Author. Gamer. Thinker.

Sunday, August 4, 2013

Good Programers Think In 4D

I was musing about the different developers I meet, and I began categorizing and labeling people. Never a nice thing to do out-loud, but something that can help you understand why some people are so much more successful than others as software developers.

So, this is where I get theoretical, metaphorical, and a little pretentious.

I think that in college they teach you syntax. If an application was a plane, syntax would be what gives it lift -- it gets your code off the ground. If you don't know syntax, the program won't compile and writing working code is hopeless. Every professional developer knows the syntax of the languages they work with. It is fundamental.

Another skill you are taught in college are solutions or patterns to typical problems. Problems can be broken down to smaller problems and each smaller portion solved with simple bits of code. Everybody makes a big deal out of design patterns and algorithms, but they are simply the fundamental tools of solving problems. The more tools you have, the quicker and more readily you solve problems. If we stick with the airplane metaphor, this is the skill that gives your development cycle thrust. It propels you forward.

A skill you aren't likely taught in college, but learn either on your own or by having coworkers nag the crap out of you, are destructive habits and patterns that lead to bugs. This area of development tends to be filled with subjectivity, misinformation, and good intentions. Poor developers will cling as tightly as they can to the building block patters they know, but not understand why that -- when they put these perfect patterns together -- they don't get working software. In our airplane metaphor, the ability to avoid common obstacles gives our development cycle lateral movement, allowing us to bank left or right and find a workable course toward our destination.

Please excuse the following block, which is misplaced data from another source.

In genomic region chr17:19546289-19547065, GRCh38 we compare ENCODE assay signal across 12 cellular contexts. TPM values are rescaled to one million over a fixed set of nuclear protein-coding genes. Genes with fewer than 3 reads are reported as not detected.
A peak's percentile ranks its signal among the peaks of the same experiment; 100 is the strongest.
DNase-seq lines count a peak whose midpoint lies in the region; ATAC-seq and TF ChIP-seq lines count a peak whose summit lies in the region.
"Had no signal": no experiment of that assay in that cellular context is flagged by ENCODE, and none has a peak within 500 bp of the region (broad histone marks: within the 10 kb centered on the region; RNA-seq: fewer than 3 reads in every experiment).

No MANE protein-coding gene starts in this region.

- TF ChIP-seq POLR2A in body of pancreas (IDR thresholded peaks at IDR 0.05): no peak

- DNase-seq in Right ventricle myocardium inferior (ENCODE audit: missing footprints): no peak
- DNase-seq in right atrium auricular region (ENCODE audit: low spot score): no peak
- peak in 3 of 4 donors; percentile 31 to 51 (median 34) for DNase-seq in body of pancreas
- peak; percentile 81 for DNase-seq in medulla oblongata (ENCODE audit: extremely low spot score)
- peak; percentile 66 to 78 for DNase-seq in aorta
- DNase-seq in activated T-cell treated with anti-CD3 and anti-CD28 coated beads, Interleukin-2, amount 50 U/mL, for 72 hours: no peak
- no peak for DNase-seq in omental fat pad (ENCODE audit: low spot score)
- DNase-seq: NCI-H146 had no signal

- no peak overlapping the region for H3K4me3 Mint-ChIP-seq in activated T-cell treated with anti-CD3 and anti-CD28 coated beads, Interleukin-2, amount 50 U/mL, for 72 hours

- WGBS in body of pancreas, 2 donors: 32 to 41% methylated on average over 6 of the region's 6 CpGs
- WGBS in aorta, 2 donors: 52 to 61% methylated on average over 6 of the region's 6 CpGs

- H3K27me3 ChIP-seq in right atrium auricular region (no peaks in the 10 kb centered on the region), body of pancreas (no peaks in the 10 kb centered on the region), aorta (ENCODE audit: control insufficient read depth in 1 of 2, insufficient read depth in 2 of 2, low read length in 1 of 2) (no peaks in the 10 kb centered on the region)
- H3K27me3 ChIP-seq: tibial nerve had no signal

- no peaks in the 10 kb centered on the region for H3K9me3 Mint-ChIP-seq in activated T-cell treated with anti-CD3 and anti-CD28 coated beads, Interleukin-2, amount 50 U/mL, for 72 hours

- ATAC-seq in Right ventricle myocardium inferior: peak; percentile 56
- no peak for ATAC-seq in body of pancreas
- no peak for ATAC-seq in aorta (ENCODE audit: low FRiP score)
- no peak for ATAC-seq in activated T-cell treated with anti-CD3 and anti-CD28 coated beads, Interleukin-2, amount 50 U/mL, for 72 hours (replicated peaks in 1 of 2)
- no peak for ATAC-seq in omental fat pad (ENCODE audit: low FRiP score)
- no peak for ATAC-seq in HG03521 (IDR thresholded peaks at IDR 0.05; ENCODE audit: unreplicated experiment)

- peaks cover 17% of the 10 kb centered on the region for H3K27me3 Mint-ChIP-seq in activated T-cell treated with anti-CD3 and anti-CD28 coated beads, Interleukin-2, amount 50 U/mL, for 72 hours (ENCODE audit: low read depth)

The fourth and most common mental skill to be a "good programmer", in my estimation, is the ability to see ahead of your current position in the development cycle. You've plotted your course by laying out a great design, avoided habits and anti-patterns that might making your application fail to work properly, and it is syntactically amazing. Then everything goes wrong because you didn't see the ramifications of one little change. You put in a line of code in one file to adapt to a new requirement and -- wham! You smash into a wall of bugs. First, one other completely unrelated feature stops working, then you put a bandaid on that only to notice more issues. A good programmer will know before they make a change to the code (a change necessary due to requirements or other bug fixes) what the ramifications are and whether the change will cause future issues. In our airplane metaphor, it's about the pilot thinking ahead, seeing problems before they are really problems and avoiding them. For our development cycle, that see-and-avoid mentality when making a change saves time, money, and a lot of late nights at the office.